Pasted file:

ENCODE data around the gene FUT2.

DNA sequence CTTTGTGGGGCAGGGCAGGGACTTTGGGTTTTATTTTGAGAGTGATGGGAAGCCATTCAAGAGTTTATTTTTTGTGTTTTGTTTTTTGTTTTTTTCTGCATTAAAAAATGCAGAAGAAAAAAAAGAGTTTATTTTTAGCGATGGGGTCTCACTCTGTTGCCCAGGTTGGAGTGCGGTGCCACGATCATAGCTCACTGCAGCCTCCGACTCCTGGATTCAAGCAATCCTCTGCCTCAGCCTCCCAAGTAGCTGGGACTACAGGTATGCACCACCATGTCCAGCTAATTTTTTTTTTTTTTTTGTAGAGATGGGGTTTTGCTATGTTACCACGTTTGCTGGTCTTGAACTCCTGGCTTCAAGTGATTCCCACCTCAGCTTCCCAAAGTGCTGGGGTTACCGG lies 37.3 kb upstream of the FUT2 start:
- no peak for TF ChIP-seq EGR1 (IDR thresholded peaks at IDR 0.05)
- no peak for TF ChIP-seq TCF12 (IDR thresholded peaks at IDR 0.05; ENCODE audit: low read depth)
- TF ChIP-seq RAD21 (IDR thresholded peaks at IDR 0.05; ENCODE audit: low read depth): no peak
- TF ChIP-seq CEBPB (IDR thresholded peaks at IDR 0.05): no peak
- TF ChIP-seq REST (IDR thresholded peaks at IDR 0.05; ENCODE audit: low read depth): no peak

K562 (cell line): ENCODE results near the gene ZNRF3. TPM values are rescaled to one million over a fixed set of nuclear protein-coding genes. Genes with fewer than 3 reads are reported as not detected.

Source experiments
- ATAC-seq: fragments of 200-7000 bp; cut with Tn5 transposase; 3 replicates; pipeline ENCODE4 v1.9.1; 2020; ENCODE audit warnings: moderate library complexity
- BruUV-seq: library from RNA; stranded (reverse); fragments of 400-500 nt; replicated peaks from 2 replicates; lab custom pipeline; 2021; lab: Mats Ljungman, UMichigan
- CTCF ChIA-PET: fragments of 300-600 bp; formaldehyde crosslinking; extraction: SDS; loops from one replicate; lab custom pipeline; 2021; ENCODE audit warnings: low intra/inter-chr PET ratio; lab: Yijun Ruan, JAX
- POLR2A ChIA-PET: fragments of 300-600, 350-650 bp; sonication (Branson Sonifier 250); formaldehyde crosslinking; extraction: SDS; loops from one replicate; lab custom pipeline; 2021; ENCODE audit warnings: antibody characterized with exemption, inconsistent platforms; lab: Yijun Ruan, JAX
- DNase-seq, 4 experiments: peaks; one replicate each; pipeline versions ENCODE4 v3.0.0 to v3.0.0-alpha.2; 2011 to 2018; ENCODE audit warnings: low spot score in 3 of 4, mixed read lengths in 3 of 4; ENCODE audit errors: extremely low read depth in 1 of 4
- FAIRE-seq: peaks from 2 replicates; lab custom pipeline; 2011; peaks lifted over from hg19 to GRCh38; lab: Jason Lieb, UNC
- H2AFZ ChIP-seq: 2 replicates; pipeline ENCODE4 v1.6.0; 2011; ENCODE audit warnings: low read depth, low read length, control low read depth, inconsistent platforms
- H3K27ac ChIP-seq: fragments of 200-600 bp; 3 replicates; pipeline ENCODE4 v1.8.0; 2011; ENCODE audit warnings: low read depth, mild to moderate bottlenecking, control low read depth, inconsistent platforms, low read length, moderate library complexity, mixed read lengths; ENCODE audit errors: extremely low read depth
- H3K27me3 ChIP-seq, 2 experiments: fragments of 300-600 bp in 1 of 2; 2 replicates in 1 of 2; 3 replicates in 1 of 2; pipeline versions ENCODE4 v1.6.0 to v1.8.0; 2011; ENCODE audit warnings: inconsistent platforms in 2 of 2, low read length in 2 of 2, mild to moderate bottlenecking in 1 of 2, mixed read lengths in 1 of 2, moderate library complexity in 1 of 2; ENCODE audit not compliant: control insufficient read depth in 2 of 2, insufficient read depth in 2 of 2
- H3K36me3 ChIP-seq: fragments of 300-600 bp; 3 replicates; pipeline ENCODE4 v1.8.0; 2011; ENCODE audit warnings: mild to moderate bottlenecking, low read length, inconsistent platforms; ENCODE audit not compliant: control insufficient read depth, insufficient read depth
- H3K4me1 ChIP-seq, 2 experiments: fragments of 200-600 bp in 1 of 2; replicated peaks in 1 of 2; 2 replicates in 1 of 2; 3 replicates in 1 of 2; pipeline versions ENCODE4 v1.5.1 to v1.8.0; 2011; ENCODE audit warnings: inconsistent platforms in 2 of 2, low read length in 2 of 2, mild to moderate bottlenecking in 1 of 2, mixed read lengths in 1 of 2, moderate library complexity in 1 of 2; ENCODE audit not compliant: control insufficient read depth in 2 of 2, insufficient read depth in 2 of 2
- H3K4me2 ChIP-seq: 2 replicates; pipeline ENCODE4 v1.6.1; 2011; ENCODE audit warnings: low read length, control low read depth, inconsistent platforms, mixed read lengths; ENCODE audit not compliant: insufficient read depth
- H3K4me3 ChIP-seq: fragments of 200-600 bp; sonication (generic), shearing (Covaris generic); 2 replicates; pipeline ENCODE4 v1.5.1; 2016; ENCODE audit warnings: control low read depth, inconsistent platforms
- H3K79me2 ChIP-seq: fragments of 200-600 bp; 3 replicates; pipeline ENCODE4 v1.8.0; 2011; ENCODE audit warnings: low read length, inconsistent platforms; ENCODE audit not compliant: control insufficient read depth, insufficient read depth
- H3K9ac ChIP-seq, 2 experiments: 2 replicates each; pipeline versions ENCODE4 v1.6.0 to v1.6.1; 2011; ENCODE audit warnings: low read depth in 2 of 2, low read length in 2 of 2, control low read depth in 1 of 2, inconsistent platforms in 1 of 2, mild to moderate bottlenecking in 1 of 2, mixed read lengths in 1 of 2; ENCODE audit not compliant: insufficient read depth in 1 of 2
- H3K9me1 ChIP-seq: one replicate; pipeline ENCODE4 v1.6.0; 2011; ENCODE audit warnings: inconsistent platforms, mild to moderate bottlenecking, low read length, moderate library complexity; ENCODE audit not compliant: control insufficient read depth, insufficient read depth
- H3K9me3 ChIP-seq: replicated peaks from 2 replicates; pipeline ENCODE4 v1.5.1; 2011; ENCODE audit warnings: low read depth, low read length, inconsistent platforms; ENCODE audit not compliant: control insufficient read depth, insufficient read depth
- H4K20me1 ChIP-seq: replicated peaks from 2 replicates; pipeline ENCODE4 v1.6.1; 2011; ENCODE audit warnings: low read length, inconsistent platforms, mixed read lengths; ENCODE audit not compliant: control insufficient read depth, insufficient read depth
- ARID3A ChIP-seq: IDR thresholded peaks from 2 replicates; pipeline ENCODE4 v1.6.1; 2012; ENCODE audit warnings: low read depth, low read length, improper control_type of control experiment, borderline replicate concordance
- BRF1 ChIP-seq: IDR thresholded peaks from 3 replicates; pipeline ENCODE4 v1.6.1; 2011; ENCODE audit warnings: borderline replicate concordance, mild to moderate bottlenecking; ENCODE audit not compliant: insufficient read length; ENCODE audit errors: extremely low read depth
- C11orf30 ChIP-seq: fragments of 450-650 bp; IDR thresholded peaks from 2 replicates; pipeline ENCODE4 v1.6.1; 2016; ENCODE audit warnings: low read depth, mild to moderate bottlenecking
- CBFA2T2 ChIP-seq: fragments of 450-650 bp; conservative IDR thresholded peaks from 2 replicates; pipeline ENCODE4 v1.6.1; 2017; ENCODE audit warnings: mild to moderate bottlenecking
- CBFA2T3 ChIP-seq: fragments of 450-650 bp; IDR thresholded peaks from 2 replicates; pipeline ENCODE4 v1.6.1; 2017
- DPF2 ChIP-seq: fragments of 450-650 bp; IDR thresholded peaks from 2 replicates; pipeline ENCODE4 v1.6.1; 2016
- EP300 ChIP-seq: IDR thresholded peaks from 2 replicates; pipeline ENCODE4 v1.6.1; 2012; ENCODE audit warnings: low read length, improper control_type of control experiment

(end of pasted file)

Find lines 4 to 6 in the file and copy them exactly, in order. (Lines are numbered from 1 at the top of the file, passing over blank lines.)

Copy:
- no peak for TF ChIP-seq TCF12 (IDR thresholded peaks at IDR 0.05; ENCODE audit: low read depth)
- TF ChIP-seq RAD21 (IDR thresholded peaks at IDR 0.05; ENCODE audit: low read depth): no peak
- TF ChIP-seq CEBPB (IDR thresholded peaks at IDR 0.05): no peak